The Maryland Department of the Environment released a plan to invest the state’s allocation of $75.7 million from the Volkswagen settlement in transportation strategies and projects to improve air quality, according to a Feb. 13 press release. The plan intends to use the full 15 percent of the amount that is allowed for electric vehicle charging infrastructure. The proposal also puts a priority on replacing higher emitting engines with new, cleaner technologies.
- The plan allots 37.7 percent of the funds for private businesses and the federal government, requiring a competitive process to select projects from entities that want to replace their vehicles and equipment.
- About 20.7 percent would go to local governments and communities, particularly those that bear a disproportionate share of air pollution impacts; funds would be awarded on a competitive basis, including a portion for transit and school bus replacements.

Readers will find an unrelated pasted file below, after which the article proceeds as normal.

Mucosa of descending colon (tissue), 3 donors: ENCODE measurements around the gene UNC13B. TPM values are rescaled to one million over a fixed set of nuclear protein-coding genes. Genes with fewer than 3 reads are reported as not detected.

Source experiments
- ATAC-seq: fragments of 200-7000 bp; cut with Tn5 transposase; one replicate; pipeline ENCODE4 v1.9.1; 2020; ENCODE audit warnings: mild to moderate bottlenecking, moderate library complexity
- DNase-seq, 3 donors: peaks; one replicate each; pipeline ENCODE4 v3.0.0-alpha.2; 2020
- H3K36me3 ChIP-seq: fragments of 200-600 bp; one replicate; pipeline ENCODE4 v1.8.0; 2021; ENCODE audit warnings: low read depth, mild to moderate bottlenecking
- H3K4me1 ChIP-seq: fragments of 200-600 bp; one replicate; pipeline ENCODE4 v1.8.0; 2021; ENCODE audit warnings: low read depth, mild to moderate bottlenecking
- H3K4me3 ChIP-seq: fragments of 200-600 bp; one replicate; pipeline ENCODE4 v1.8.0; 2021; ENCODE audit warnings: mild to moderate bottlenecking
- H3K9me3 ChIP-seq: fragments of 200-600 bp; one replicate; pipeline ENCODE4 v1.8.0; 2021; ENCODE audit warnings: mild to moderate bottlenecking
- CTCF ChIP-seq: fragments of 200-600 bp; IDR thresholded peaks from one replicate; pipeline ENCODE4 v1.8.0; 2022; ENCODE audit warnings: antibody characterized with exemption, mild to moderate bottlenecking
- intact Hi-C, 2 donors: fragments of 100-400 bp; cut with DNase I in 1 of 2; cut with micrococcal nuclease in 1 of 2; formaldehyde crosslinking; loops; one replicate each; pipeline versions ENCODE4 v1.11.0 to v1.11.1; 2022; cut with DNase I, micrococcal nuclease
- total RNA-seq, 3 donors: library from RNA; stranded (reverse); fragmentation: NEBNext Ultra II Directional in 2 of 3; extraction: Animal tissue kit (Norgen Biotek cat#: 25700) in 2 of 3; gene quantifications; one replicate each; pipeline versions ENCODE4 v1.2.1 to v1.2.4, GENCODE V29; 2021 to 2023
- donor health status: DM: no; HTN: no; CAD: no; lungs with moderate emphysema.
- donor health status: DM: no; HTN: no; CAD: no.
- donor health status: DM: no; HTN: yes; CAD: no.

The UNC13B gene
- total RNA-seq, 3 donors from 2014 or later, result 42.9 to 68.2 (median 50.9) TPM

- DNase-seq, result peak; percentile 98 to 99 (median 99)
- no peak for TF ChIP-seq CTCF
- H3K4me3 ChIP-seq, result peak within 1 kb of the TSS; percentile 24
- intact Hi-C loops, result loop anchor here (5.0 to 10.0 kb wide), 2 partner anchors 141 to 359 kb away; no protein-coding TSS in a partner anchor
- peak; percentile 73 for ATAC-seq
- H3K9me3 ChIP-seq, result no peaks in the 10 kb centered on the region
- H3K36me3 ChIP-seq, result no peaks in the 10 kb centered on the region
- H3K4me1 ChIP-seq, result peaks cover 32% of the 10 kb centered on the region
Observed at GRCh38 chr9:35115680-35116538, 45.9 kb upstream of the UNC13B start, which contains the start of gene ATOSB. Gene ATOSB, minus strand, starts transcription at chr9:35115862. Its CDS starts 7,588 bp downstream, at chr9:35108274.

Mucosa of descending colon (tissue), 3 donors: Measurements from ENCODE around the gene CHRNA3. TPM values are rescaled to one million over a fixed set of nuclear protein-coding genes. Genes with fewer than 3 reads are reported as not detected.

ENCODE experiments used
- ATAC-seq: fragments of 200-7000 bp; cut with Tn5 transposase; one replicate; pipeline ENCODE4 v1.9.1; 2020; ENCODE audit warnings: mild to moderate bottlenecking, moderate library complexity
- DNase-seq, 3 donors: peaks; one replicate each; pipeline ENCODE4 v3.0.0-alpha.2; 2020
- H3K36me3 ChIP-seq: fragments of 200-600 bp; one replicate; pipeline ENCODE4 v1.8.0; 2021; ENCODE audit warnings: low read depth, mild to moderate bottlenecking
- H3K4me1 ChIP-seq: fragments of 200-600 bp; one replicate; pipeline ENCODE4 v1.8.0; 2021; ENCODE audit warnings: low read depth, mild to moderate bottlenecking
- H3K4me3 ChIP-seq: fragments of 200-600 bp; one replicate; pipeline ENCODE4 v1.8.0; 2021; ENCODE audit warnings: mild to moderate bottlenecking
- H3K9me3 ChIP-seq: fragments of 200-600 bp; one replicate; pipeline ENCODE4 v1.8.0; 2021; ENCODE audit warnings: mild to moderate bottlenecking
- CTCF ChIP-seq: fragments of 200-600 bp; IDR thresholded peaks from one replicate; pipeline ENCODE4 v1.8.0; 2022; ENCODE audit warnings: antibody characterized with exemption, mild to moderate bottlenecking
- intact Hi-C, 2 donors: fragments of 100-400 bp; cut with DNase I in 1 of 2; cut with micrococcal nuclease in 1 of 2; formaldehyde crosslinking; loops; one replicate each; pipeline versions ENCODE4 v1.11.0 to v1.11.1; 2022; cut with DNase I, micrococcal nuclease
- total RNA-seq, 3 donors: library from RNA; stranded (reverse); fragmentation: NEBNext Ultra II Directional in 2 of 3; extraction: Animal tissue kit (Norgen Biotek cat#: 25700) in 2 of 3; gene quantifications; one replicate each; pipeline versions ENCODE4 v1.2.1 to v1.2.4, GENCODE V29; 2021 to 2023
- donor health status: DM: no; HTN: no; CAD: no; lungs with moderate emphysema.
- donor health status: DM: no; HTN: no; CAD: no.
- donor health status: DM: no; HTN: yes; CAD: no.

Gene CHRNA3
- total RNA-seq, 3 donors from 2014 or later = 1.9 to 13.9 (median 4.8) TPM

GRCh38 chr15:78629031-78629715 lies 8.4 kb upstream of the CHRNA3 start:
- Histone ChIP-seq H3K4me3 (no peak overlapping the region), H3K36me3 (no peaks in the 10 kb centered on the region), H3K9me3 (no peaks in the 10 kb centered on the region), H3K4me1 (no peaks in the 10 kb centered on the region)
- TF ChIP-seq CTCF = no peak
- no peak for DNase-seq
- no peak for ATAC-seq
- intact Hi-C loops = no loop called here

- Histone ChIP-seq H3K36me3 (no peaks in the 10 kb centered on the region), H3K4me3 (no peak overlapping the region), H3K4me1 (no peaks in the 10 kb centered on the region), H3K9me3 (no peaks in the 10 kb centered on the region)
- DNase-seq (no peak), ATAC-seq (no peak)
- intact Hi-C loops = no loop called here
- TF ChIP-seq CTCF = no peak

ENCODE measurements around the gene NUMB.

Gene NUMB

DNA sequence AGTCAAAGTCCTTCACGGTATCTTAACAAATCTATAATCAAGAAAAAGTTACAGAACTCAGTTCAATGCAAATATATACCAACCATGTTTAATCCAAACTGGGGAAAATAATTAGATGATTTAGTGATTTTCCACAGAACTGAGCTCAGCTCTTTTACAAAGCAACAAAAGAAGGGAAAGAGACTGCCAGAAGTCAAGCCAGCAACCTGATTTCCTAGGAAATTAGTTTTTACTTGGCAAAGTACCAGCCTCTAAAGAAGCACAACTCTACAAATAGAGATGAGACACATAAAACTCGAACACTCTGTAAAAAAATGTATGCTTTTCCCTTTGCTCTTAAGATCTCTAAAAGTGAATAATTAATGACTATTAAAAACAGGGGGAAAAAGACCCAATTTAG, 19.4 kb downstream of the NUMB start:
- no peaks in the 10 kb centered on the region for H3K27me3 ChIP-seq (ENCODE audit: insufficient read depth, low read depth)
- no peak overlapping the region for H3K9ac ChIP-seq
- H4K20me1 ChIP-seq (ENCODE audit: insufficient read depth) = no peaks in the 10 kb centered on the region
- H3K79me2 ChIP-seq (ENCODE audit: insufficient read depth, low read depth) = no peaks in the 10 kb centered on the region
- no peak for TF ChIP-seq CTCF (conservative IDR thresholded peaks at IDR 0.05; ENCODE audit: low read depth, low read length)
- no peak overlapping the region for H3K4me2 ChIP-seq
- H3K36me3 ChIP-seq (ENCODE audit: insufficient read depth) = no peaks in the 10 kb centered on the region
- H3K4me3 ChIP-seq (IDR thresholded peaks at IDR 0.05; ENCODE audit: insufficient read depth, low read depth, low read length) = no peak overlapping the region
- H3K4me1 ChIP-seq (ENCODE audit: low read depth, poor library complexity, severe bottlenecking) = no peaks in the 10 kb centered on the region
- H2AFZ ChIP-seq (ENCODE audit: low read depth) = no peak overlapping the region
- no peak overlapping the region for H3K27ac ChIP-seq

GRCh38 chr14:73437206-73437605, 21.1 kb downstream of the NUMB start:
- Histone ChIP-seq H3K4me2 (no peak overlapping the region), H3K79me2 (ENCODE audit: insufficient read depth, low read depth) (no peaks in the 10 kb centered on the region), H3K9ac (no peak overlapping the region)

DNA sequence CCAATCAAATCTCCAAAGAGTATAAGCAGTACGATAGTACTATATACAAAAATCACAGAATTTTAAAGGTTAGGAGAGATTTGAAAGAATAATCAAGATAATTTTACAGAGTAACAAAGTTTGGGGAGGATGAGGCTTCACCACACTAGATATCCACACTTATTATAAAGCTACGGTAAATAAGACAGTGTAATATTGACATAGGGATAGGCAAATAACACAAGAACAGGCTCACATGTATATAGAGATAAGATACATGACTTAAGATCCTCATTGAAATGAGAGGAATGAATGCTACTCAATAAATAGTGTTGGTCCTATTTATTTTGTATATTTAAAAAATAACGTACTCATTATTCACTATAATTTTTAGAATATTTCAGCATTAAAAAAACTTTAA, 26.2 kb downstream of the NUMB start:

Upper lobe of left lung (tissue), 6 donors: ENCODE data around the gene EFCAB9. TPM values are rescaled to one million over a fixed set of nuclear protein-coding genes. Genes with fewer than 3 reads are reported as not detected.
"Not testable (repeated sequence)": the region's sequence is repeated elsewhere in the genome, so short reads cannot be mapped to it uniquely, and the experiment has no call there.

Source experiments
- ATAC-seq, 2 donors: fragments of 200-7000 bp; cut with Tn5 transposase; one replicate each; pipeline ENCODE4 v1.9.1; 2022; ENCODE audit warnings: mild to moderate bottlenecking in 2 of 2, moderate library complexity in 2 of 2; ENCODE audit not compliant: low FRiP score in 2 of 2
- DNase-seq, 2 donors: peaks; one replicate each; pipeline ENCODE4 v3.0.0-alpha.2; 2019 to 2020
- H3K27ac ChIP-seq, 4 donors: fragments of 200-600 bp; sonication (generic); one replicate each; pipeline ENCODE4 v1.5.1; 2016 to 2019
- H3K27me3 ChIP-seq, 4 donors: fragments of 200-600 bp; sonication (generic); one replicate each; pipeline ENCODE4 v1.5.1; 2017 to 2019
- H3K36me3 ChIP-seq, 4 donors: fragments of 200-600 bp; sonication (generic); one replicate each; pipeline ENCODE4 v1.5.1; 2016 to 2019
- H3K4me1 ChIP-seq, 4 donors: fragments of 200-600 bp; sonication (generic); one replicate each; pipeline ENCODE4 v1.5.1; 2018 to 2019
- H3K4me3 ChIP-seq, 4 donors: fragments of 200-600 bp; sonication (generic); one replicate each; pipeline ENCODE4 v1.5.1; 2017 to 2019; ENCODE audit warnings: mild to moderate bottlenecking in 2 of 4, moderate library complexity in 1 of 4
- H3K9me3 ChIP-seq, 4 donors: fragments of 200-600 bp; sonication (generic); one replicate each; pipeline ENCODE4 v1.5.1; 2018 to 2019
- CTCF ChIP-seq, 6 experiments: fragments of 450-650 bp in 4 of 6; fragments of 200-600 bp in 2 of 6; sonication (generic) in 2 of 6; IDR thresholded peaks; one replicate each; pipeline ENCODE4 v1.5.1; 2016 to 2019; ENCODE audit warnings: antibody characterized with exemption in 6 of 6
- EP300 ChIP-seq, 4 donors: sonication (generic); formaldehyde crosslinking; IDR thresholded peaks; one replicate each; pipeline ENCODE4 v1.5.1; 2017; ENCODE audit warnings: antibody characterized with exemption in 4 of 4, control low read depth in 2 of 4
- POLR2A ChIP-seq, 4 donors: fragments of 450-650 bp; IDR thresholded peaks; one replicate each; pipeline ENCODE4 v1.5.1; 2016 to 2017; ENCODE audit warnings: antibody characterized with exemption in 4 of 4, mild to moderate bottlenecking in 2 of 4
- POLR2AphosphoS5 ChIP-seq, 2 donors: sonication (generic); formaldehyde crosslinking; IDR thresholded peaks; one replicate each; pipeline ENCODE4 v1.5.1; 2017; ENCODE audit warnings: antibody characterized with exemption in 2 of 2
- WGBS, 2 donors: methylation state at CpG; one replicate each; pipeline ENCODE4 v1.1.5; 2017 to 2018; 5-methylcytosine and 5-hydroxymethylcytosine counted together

- The proposal provides 24.5 percent of the funds to vehicle-specific projects of state agencies, including the agency’s Emergency Response Division vehicles.
- In 2017, Volkswagen agreed to criminal penalty and pleaded guilty for selling vehicles that turned on full emissions controls during testing, but lowered them during normal driving.
- In separate actions, the agency announced a $33.5 million in settlement of its complaint against Volkswagen for violations of state laws and more than $6 million with Fiat Chrysler Automobiles and Bosch to resolve allegations of engaging in cheating diesel emissions tests.